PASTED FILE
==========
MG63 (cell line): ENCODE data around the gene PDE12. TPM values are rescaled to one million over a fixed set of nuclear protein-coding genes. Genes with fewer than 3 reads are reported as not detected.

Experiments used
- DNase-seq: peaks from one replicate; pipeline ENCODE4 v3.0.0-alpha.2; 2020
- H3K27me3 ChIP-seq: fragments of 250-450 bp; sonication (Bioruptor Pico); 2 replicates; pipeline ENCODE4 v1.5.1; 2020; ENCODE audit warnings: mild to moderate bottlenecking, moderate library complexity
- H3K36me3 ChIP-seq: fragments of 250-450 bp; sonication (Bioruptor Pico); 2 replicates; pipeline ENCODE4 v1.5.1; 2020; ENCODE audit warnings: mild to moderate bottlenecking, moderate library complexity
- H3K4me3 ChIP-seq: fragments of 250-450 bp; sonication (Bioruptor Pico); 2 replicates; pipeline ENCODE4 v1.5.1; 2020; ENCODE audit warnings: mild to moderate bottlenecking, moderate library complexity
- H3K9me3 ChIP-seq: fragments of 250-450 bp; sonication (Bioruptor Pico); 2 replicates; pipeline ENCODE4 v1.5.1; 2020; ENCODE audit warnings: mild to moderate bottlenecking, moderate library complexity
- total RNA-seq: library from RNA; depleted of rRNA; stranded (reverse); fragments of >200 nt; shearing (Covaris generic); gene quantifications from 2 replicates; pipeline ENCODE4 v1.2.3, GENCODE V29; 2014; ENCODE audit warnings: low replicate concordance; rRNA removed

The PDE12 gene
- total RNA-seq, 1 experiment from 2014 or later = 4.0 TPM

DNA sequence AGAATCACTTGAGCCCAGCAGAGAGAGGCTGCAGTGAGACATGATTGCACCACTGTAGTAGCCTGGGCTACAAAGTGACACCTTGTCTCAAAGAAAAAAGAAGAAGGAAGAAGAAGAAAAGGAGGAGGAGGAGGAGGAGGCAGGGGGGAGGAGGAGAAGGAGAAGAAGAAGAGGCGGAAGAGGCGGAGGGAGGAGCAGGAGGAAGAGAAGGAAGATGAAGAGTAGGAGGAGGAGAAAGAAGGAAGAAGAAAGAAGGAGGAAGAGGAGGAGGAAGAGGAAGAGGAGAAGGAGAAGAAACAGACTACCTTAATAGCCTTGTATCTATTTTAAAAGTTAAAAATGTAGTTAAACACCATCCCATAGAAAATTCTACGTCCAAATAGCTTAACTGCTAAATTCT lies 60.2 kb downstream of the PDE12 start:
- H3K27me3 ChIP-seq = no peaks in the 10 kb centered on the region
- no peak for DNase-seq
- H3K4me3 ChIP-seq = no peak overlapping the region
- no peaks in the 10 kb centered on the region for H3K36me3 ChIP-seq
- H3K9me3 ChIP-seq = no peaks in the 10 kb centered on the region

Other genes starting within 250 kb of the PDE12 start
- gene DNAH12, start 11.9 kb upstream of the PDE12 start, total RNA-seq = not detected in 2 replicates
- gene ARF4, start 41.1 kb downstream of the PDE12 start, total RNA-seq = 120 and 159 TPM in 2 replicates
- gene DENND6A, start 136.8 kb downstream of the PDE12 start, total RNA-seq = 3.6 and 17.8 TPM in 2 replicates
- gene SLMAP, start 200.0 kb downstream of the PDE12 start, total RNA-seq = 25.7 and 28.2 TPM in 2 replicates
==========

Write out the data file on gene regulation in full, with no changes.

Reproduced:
MG63 (cell line): ENCODE data around the gene PDE12. TPM values are rescaled to one million over a fixed set of nuclear protein-coding genes. Genes with fewer than 3 reads are reported as not detected.

Experiments used
- DNase-seq: peaks from one replicate; pipeline ENCODE4 v3.0.0-alpha.2; 2020
- H3K27me3 ChIP-seq: fragments of 250-450 bp; sonication (Bioruptor Pico); 2 replicates; pipeline ENCODE4 v1.5.1; 2020; ENCODE audit warnings: mild to moderate bottlenecking, moderate library complexity
- H3K36me3 ChIP-seq: fragments of 250-450 bp; sonication (Bioruptor Pico); 2 replicates; pipeline ENCODE4 v1.5.1; 2020; ENCODE audit warnings: mild to moderate bottlenecking, moderate library complexity
- H3K4me3 ChIP-seq: fragments of 250-450 bp; sonication (Bioruptor Pico); 2 replicates; pipeline ENCODE4 v1.5.1; 2020; ENCODE audit warnings: mild to moderate bottlenecking, moderate library complexity
- H3K9me3 ChIP-seq: fragments of 250-450 bp; sonication (Bioruptor Pico); 2 replicates; pipeline ENCODE4 v1.5.1; 2020; ENCODE audit warnings: mild to moderate bottlenecking, moderate library complexity
- total RNA-seq: library from RNA; depleted of rRNA; stranded (reverse); fragments of >200 nt; shearing (Covaris generic); gene quantifications from 2 replicates; pipeline ENCODE4 v1.2.3, GENCODE V29; 2014; ENCODE audit warnings: low replicate concordance; rRNA removed

The PDE12 gene
- total RNA-seq, 1 experiment from 2014 or later = 4.0 TPM

DNA sequence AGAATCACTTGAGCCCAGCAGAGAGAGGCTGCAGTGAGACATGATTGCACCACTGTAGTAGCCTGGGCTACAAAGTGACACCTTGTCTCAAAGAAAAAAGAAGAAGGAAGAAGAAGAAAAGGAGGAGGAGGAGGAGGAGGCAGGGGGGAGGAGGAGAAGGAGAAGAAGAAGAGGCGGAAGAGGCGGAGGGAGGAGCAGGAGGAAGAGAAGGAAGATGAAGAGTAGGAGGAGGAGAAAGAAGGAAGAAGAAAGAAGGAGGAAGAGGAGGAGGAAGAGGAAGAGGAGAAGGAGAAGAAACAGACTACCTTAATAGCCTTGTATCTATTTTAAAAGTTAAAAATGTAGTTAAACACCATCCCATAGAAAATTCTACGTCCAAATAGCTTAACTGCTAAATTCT lies 60.2 kb downstream of the PDE12 start:
- H3K27me3 ChIP-seq = no peaks in the 10 kb centered on the region
- no peak for DNase-seq
- H3K4me3 ChIP-seq = no peak overlapping the region
- no peaks in the 10 kb centered on the region for H3K36me3 ChIP-seq
- H3K9me3 ChIP-seq = no peaks in the 10 kb centered on the region

Other genes starting within 250 kb of the PDE12 start
- gene DNAH12, start 11.9 kb upstream of the PDE12 start, total RNA-seq = not detected in 2 replicates
- gene ARF4, start 41.1 kb downstream of the PDE12 start, total RNA-seq = 120 and 159 TPM in 2 replicates
- gene DENND6A, start 136.8 kb downstream of the PDE12 start, total RNA-seq = 3.6 and 17.8 TPM in 2 replicates
- gene SLMAP, start 200.0 kb downstream of the PDE12 start, total RNA-seq = 25.7 and 28.2 TPM in 2 replicates